“metaField Maze” by Keays and MacNeil

  • ©Bill Keays and Ron MacNeil


    metaField Maze



Entry Number: 24


    In this familiar maze game, a marble rolls on a flat surface, its direction determined by two knobs that control the level on perpendicular axes. The surface is crisscrossed with a network of passages separated by shallow barriers and is accented here and there with the dreaded holes that swallow the marble and end the game. The conventional version of this game, which sits on a table top or precariously on your lap, prompts the question: What are the ideal dimensions and controls for engaging in this activity?

    A 3D model of the maze is projected onto a human-scale interactive projection floor with an imaginary pivot point at the center. The model tilts, seemingly under the weight of the players, according to where they stand on the game surface. As the projected surface tilts, the marble moves through the maze and appears to obey the laws of gravity.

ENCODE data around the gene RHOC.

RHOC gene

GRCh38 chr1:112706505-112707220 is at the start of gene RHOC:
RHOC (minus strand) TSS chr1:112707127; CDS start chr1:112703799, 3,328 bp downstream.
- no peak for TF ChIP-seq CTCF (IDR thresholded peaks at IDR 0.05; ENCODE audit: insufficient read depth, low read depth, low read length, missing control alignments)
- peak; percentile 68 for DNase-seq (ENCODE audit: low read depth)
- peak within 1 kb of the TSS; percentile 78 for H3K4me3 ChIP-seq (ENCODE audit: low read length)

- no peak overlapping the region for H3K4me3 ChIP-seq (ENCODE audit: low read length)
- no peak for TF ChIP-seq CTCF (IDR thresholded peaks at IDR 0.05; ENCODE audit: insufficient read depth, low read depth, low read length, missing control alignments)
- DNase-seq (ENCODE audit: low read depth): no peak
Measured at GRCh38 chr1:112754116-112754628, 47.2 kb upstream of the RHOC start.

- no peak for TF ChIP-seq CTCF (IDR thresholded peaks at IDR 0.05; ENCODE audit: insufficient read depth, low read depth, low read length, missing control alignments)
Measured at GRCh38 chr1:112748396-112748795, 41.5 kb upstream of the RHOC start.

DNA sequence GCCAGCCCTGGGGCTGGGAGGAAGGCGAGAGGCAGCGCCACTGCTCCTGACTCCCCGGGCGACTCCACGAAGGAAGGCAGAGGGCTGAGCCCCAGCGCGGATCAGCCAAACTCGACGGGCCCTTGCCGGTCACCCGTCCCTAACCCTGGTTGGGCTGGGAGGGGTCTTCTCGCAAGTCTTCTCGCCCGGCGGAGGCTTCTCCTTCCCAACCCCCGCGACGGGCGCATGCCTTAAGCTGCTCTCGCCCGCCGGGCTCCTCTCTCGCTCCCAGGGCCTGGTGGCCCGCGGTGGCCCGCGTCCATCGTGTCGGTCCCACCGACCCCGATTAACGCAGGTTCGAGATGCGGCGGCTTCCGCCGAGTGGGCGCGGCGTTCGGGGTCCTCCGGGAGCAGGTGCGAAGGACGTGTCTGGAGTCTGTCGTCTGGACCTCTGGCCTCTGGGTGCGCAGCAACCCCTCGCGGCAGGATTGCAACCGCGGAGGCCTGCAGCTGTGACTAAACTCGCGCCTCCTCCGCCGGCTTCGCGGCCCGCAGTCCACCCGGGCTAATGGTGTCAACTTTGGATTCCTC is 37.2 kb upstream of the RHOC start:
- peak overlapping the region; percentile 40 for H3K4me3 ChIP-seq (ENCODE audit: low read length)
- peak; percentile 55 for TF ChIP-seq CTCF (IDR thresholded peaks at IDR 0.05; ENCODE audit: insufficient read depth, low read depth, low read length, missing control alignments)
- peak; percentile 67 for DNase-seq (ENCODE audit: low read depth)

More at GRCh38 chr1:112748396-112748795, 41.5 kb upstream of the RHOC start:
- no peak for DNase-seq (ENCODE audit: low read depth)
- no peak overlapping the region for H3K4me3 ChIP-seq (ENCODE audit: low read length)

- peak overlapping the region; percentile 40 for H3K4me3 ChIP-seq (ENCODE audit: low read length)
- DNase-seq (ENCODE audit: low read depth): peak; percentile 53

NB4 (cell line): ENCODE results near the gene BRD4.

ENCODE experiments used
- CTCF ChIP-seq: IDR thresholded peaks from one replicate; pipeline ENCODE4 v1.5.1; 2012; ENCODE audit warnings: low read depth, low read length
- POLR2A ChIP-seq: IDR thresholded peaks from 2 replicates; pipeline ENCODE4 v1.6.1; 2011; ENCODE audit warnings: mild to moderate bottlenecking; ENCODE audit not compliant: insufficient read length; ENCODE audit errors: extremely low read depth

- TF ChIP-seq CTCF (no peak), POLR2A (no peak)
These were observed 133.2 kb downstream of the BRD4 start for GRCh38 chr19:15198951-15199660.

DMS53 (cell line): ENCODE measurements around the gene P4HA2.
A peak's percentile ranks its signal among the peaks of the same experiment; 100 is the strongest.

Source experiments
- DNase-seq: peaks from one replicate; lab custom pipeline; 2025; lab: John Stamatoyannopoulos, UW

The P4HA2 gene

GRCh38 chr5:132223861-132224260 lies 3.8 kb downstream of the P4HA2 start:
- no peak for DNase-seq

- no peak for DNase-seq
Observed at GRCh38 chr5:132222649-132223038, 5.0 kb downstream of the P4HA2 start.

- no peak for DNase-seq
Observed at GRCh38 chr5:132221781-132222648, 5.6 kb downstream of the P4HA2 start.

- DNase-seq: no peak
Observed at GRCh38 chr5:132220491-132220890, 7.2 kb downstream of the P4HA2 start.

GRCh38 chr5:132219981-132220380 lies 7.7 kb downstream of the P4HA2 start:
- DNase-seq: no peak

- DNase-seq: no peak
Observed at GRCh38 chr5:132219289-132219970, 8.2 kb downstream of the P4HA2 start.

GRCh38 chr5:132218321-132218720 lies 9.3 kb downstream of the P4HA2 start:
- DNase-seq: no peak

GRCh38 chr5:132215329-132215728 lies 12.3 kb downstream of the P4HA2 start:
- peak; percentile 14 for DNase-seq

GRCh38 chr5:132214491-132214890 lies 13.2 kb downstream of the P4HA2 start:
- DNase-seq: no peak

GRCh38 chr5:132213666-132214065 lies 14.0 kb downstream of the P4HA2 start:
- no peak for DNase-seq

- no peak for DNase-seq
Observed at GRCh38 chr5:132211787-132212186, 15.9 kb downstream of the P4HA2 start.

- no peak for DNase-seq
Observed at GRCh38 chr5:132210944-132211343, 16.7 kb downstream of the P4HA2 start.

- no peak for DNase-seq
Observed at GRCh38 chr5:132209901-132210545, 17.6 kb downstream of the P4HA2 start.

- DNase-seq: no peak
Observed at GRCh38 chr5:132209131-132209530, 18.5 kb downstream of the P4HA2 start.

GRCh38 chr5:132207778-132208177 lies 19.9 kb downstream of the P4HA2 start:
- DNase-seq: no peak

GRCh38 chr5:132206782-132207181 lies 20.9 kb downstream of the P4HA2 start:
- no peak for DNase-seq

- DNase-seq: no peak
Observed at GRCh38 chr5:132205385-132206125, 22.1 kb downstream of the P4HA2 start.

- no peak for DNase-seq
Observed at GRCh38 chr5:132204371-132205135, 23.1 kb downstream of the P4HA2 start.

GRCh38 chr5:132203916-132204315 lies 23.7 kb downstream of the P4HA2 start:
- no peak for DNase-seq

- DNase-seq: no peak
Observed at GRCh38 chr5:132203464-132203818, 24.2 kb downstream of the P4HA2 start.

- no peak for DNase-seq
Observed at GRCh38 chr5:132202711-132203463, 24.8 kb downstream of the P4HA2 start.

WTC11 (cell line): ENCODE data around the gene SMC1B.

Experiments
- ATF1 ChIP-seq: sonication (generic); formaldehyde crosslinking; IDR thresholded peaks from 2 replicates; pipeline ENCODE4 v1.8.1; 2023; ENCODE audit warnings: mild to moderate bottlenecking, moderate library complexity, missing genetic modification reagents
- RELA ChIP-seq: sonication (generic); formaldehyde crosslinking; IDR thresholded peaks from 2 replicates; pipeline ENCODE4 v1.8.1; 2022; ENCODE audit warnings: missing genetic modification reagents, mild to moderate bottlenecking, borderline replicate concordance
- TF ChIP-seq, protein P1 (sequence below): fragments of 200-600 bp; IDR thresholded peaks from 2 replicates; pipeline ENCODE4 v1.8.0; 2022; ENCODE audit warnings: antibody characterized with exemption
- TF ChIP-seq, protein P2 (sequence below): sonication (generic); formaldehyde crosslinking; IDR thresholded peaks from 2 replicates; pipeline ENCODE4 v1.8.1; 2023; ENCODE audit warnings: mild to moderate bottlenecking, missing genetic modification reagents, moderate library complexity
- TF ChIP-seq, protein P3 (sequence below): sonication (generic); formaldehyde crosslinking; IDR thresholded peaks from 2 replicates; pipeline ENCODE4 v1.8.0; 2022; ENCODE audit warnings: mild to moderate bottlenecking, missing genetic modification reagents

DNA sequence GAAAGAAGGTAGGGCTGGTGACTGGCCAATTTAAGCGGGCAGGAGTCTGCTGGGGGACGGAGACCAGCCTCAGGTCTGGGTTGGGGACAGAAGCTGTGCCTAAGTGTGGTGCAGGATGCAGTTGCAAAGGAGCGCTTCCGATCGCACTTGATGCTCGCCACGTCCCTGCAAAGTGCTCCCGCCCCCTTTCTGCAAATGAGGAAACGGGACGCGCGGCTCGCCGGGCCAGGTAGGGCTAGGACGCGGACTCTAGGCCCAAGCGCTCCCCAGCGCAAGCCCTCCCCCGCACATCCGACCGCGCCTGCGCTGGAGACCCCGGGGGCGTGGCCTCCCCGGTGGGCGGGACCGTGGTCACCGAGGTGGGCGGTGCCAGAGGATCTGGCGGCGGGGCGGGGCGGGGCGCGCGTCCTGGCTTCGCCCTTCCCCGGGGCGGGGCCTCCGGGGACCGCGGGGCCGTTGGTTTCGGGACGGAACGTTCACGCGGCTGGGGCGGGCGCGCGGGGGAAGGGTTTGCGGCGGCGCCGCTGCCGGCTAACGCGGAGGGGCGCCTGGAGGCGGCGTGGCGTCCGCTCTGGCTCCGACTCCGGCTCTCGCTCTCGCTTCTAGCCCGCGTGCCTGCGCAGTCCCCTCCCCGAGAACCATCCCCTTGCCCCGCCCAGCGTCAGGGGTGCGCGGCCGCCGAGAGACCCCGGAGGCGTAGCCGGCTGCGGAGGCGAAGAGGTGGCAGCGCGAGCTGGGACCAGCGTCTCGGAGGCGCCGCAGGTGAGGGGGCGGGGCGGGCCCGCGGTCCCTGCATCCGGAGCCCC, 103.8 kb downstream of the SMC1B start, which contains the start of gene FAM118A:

Human-scaled interactive systems succeed when a tight feedback loop is established between the actions of the player and computer-generated images and sounds. The metaField Maze achieves this by providing a fast-paced, continuous activity that demands skillful initiative. A game strategy is developed intuitively, and the player’s entire body is used to express it by moving frenetically over the full surface without any specific orientation. This ambi-directional, kinetic quality hints at the elusive feeling of being inside a computer application and is enhanced by the slight tilting of the computer-generated model. The uncanny effect of challenging the player’s sense of balance further contributes to a heightened sense of immersion.




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